It doesn’t get any easier. Two seasons in a row, both ending with a loss. Last year was more devastating–we should have been in the playoffs. This year we knew how it was going to end, but it is still tough. As I write this merely hours after the game, it still hasn’t sunk in. I can’t believe we just ended the season with a loss to the Pirates of all people. But it’s true. And it’s going to hit me sometime this week. But I can’t believe it’s over.
Everyone knows the Padres had a horrible year. It was disgusting, disappointing, and utterly detestable. But they’re my team. I am a Padres fan, through thick and thin. As bad as this season was, there are so many positives. The young players: Will Venable, Chase Headley, Nick Hundley. The veteran players: Trevor Hoffman, Brian Giles. And the comeback players: Jody Gerut, Mike Adams, Shawn Estes. Adrian with his big bat, and Kouz with his stellar glove. From the induvidual standpoint, there were many positives. But as a team, it wasn’t working. 99 losses is proof of that.
This season changed my life. At the beginning of the season, you would have called me an obsessed fan. I would listen to every Spring Training game. As the season started, I was all-Padres all the time. When I wasn’t on the internet reading stuff from the Padres, Union-Tribune, and XX 1090 websites, I was writing, thinking, and breathing Padres baseball. My schedule and my time were revolving around the Padres. I was up listening to every pitch of the 22 inning game. When I had the opportunity to go to a youth conference in Minnesota, there was consultation of my Padres schedule. Thankfully, my love for the Padres didn’t hinder me from going, because it changed my life. In the weeks before I left, I was growing incresingly depressed over the Padres. I wouldn’t sleep well after a loss. My attitude and outlook on life was horrible. Because I was so attached to the Padres, their patheticness was hitting me hard. Looking back, I think I was seriously depressed. But I didn’t see it then. The day I left, the Padres got beat in extras by a walk-off grand slam in St. Louis. I was really upset. I knew I needed help. One of my classes at the conference was called “Does God Care About Sports?” It was taught by a pastor, a big football fan. I learned so much from him. He had been an obsessed fan once like I was. This pastor helped me realize my problem. The Padres were essentially, my idol. I was pretty much worshipping them. The problem was that the Padres were taking God’s place in my life. That’s why I was so depressed. Because without God, I’m dead. The scary part is that I didn’t realize that the Padres had taken over. There are a few things that are essential to this situation: 1. I recognized that I had a problem. 2. I wanted to change. Also, I was disconnected from the Padres for the whole week. I knew nothing that the Padres were doing during the week. When I talked to my youth and family pastor later that day, he noticed a change in me. He told me that he had noticed that something had been weighing on me, and that God was setting me free from it. It was then that I realized how awesome my God is. He was relieving me of a burden that I didn’t realize I had been carrying.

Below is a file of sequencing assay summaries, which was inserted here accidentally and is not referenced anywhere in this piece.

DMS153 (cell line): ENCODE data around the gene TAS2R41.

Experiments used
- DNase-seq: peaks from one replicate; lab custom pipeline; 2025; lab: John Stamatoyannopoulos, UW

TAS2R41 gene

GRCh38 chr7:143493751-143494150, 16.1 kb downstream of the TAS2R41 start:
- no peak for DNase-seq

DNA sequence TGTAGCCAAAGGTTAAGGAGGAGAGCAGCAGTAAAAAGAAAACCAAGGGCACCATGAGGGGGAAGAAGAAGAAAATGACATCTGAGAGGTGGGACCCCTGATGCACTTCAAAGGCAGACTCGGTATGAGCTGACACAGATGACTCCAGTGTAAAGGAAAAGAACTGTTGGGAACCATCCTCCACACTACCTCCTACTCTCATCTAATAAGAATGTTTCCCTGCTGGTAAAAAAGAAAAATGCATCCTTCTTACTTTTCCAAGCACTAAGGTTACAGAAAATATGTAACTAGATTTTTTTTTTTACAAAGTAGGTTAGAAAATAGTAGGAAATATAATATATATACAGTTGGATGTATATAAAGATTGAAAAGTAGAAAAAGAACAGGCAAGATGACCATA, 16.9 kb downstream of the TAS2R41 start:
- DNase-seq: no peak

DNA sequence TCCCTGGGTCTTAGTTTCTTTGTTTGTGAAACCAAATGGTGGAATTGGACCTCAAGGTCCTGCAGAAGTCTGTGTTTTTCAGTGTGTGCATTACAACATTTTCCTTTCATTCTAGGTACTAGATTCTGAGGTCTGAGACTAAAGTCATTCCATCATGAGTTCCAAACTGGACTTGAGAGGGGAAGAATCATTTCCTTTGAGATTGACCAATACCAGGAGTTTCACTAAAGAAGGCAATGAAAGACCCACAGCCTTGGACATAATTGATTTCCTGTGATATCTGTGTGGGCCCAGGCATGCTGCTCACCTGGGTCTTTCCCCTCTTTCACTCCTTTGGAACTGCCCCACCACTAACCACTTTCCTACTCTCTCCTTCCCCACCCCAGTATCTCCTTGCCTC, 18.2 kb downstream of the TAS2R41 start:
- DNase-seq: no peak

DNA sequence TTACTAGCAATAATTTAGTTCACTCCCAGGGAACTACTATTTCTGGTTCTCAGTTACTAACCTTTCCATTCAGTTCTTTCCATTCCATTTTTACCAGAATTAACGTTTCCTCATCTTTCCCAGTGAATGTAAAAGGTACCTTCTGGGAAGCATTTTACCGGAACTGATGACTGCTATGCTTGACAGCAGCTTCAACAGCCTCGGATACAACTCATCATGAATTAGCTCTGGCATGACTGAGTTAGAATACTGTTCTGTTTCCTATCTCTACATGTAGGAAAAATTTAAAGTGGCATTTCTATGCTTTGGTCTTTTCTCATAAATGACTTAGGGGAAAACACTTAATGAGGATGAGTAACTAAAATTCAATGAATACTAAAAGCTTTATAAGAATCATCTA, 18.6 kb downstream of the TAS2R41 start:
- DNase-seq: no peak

What happened that week is what I like to call “The Release”. I let go of the Padres and got God back into the center of my life. I can certainly still enjoy games. But as long as the Padres are not ruling me, I’m fine. But believe me, the rest of the season was not easy. I struggled every day to put God before everything else. One of my greatest assurances is knowing that God is in control of everything, even baseball games. I don’t know why we had such a bad season, but I know that God has a plan for it. Maybe He used it for the very purpose of relieving me of them. I really don’t know. It hurt to lose the last game of the season, this year and last. But He’s in control. And as hard as it is to have a season end, I am so glad to have a break. I need it. Next year will be different. I won’t be ruled but the Padres. Baseball is a game, for goodness sakes. People are meant to enjoy it. And that’s what I am going to do.